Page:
A New England whelk or “conch” is caught by MBL employees. Fishing for the snail is regulated by the Massachusetts Division of Marine Fisheries. (Credit: Joseph Caputo/MBL)
Massachusetts fisherman once considered the New England whelk or “conch” as nothing more than bycatch. Although demand existed for the large-shelled snail, traditionally used for cooking in East Asian cultures, it could more easily be trawled in the waters around South America, the Caribbean and Asia, making conch unprofitable in the Northeast. This turned around in the 1980s, however, when overfishing of whelk quickly transformed the small New England conch fishery into a multi-million dollar industry.
A New England whelk or “conch” is caught by MBL employees. Fishing for the snail is regulated by the Massachusetts Division of Marine Fisheries. (Credit: Joseph Caputo/MBL) Full size image
To maintain local conch populations, the Massachusetts Division of Marine Fisheries issued regulations in 1992 on how much whelk could be harvested. These included limiting the number of conch licenses issued, creating a closed season for conch, and setting a minimum legal size limit for catch.
Since 1988, two MBL visiting investigators have observed how the whelk-fishing policies have played out. Ilene Kaplan and Barbara Boyer, both professors at Union College in Schenectady, New York, are continuing their research this summer by interviewing fishermen, government regulators, and seafood dealers to understand how marine policies develop over time.
“This allows for a snapshot view of the relationship between fishermen and government staff and the development and implementation of marine regulations of a commercial fishery that has both economic and scientific significance,” Kaplan says.
Their results so far have identified both strengths and weaknesses in the current whelk-fishing regulations. They hope to use their fieldwork to influence larger marine policy decisions in the future.
Governor Deval Patrick signed a bill yesterday that will push Massachusetts towards becoming the first state with a single management plan for its coastal waters. All proposed projects within 3 miles of the state’s coastline, from wind farms to aquaculture operations, will be put on hold until a 17 -member committee made up of scientists and lawmakers can devise the document, due out in late 2009. (The event was reported in detail by The Associated Press and Boston Globe.)
The bill is in everyone’s favor. Local businesses, wildlife conservationists, and lawmakers all benefit from these guidelines, which will be devised with sound science and economics in mind. It passed unanimously in the State Senate by July 2006. Even the Alliance to protect Nantucket Sound had positive comments on the bill.
“However, the compromise bill still opens the door to wind energy development close to shore in our state ocean sanctuaries including Nantucket Sound,” they said in a statement. ” This crack in the armor of preservation continues to loom large as an issue for the Alliance.” The bill does not cover the Cape Wind project, which the group strong opposes, because it is in federal waters.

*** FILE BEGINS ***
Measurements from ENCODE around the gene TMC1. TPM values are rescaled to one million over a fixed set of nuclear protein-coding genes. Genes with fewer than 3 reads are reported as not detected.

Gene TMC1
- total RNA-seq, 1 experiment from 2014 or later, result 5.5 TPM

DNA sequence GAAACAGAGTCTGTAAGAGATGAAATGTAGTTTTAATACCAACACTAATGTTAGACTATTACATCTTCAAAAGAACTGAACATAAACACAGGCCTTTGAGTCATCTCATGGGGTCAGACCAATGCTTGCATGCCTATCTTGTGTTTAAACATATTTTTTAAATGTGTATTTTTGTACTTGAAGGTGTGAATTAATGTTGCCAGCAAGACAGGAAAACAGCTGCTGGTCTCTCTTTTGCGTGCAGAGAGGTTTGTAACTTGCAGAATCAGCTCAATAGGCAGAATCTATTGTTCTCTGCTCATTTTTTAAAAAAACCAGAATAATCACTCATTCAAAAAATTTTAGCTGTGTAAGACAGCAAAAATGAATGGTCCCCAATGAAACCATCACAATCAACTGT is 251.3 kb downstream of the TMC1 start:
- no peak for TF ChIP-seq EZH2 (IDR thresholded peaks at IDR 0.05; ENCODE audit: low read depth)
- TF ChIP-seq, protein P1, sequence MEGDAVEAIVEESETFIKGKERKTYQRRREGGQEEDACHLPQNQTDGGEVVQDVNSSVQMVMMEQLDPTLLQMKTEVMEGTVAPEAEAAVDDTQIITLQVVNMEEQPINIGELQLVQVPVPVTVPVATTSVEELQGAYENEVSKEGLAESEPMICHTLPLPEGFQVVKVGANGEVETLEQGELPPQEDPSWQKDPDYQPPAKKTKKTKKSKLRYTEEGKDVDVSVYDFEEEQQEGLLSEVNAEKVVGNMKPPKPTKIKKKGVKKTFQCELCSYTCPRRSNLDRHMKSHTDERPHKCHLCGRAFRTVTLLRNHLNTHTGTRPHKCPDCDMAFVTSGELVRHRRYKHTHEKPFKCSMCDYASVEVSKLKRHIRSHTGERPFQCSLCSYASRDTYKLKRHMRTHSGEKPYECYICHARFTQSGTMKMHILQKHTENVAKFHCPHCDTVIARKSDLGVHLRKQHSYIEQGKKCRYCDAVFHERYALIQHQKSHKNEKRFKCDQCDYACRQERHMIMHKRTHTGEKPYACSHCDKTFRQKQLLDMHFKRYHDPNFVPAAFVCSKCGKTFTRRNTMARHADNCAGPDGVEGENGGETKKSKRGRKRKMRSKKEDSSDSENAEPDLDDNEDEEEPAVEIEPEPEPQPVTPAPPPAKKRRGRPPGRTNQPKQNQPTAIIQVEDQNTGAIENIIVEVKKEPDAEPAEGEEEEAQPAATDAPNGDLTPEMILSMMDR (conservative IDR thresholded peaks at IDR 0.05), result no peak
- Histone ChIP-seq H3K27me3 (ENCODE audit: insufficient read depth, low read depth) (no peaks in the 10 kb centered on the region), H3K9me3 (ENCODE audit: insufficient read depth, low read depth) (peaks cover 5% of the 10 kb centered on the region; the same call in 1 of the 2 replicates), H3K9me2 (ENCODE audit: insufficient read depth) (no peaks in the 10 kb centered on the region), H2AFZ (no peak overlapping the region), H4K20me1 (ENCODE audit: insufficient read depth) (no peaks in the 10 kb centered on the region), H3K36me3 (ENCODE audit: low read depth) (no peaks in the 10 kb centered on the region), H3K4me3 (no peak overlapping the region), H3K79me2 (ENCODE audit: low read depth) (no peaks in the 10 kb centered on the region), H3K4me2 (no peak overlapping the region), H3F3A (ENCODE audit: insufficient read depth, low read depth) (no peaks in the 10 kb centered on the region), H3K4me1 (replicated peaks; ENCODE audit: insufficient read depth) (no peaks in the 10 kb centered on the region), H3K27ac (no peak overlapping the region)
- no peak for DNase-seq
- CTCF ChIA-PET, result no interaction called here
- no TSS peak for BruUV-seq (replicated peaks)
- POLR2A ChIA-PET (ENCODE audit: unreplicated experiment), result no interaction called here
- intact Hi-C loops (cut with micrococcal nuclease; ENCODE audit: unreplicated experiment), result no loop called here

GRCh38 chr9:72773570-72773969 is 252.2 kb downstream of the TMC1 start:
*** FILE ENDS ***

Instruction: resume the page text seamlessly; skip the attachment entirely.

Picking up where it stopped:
For a bill that makes everyone happy, it still took over five years of hard work for it to pass. The Massachusetts Ocean Management Task Force was formed in June 2003 and has since lobbied for the bill under the name Mass Ocean Action Coalition. According to a letter to Environmental Affairs from the coalition, it is made up of representatives from state and federal agencies, conservation organizations, fishing organizations and academic institutions.
Although the effort to create an advisory group wasn’t controversial, the actual regulations the group proposes will most definitely stir debate. One touchy subject is the issue of whether or not to use the state coastline to host potential sources of renewable energy. As the Cape Wind project has demonstrated, many people are opposed. The committee has a tough job ahead of them.
Biology meets policy in this radio piece examining whether or not a university can be liable if a student commits suicide. The problem, I found, is that universities sometimes do too little because they are afraid of doing too much. This fear is caused by the Family Educational Rights and Privacy Act (FERPA), a law created to protect student records from their parents, and a cause of confusion for universities who are also acting in loco parentis, or “in the place of the parent.” How can a university protect itself and its student? With a university-wide crisis plan and a solid understanding of this complex law, experts told me.
This was originally recorded for an Advanced Radio Journalism course with Professor Anne Donohue at Boston University.